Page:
ATLANTA, GA — On Wednesday, June 30, Georgia U.S. Senator Raphael Warnock paid a visit to the Cobb County Research Facility of the Georgia Tech Research Institute. His visit to GTRI was part of a statewide tour highlighting Georgia's infrastructure, military and research strengths.
GTRI Director Jim Hudgens gave a brief introduction of the organization and described some of its state-focused efforts, such as agricultural improvements, product development with industry partners, cybersecurity developments and employment creation.
During a tour of the labs, Senator Warnock was able to get a firsthand look at GTRI's research, and Hudgens emphasized Tech's involvement with the military and intelligence communities.
"I was so glad to help secure support in the U.S. Innovation and Competition Act to make sure we're investing in our nation's research institutions like Georgia Tech, so we can continue innovating the solutions that our military needs to keep our national defense strong and protect our service members," said Warnock.
Senator Warnock watched the immediate impact of GTRI research in a video showing a chicken-deboning robot meant to dramatically enhance productivity at Georgia poultry plants. By lowering expenses and waste, the idea has the potential to save the chicken business millions of dollars.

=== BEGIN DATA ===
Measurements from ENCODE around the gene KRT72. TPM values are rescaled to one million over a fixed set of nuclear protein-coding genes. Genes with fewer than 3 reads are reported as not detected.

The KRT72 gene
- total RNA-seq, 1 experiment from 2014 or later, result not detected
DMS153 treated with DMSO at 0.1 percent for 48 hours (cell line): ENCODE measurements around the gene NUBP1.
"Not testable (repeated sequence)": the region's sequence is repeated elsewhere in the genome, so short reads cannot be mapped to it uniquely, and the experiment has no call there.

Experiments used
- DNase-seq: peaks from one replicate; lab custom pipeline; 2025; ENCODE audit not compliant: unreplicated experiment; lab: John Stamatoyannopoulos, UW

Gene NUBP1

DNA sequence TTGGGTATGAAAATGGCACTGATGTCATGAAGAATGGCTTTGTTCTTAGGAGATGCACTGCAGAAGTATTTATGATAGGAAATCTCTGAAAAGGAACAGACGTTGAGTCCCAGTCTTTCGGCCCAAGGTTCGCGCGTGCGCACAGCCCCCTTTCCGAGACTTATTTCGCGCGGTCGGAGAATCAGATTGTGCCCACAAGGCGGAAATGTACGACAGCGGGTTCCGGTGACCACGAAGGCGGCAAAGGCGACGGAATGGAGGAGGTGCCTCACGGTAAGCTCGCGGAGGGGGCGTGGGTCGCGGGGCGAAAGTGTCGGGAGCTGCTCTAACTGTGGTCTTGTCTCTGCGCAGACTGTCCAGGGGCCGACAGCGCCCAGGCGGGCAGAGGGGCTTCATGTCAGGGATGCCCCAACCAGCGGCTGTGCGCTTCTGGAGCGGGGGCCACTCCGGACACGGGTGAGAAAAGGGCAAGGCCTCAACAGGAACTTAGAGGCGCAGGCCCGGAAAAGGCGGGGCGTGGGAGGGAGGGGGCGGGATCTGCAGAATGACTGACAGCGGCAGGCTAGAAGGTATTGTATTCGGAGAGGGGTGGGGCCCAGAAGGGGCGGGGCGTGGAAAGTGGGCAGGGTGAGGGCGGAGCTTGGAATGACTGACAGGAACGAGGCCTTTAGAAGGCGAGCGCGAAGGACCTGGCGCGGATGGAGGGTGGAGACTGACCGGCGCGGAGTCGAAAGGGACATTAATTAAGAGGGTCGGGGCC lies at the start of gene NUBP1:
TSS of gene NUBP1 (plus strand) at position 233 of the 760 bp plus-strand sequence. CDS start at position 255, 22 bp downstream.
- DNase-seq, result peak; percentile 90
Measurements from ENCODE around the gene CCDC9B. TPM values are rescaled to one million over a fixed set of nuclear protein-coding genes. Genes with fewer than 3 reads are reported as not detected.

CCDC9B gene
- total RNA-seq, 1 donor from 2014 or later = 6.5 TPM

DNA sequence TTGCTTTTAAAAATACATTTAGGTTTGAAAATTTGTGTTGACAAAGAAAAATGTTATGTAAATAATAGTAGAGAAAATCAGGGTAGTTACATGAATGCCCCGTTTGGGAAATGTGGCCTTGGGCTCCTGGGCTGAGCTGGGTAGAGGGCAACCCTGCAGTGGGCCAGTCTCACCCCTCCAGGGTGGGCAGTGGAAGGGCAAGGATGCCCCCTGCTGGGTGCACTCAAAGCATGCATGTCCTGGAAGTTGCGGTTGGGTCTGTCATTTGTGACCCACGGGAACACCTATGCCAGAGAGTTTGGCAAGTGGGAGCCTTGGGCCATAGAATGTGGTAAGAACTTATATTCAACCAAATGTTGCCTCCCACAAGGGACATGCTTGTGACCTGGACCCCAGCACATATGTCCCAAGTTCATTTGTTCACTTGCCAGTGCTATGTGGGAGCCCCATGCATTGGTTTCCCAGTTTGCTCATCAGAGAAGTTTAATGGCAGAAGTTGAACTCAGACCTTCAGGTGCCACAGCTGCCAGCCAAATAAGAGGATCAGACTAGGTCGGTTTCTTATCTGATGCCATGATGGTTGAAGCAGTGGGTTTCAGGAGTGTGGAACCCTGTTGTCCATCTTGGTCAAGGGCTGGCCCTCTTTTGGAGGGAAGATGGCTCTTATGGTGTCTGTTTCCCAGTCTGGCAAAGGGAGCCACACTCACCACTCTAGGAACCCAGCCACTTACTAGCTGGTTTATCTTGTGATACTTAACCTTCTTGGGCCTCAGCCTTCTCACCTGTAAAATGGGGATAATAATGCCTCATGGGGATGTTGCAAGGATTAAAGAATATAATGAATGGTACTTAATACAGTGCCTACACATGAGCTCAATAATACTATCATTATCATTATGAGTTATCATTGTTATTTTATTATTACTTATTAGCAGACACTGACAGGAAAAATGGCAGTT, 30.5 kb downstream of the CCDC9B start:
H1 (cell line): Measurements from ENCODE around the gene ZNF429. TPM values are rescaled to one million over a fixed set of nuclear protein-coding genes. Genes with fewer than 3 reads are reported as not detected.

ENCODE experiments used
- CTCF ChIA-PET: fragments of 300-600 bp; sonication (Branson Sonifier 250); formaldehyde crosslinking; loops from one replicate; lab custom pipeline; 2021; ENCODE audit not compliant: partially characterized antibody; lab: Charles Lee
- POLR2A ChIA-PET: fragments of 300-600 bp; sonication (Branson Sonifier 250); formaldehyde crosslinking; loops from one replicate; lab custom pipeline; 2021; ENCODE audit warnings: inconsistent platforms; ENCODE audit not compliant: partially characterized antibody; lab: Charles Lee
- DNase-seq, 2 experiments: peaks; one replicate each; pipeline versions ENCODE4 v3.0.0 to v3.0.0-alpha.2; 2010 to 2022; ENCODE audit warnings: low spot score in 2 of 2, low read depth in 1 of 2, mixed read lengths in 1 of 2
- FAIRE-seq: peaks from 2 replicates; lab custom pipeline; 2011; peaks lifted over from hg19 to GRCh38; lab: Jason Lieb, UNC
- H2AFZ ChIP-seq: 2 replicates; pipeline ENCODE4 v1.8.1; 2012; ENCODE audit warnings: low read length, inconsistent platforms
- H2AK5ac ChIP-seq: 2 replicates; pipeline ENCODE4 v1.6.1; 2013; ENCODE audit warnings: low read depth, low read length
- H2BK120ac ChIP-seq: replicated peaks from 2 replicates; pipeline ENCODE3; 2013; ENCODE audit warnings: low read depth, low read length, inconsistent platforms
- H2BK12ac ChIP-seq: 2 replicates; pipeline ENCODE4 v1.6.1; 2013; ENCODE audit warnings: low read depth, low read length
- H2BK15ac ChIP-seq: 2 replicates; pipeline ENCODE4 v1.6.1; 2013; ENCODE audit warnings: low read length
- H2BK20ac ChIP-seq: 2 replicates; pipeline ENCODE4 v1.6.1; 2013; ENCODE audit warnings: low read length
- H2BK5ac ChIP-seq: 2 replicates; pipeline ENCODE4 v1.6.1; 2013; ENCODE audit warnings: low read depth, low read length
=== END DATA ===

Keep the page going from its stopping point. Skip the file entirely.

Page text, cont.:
In addition to the focus on GTRI, the deans of Georgia Tech's Colleges of Computing and Engineering, Charles Isbell and Raheem Beyah, also provided Senator Warnock with information on Tech's rankings and pathway programs, as well as the Institute's academic connections and offers.
Dean Beyah praised CREATE-X for highlighting Tech's entrepreneurship initiatives. He also discussed Georgia Tech's ongoing efforts to enhance and extend the Atlanta University Center Consortium's dual degree program.
Dean Isbell extolled the virtues of Georgia Tech's OMSCS degree, the nation's first recognized Master of Science in Computer Science obtained entirely online. Dean Isbell's presentation of the Constellations Center for Equity in Computing's aim to promote computer science education in Atlanta also piqued Sen. Warnock's interest.
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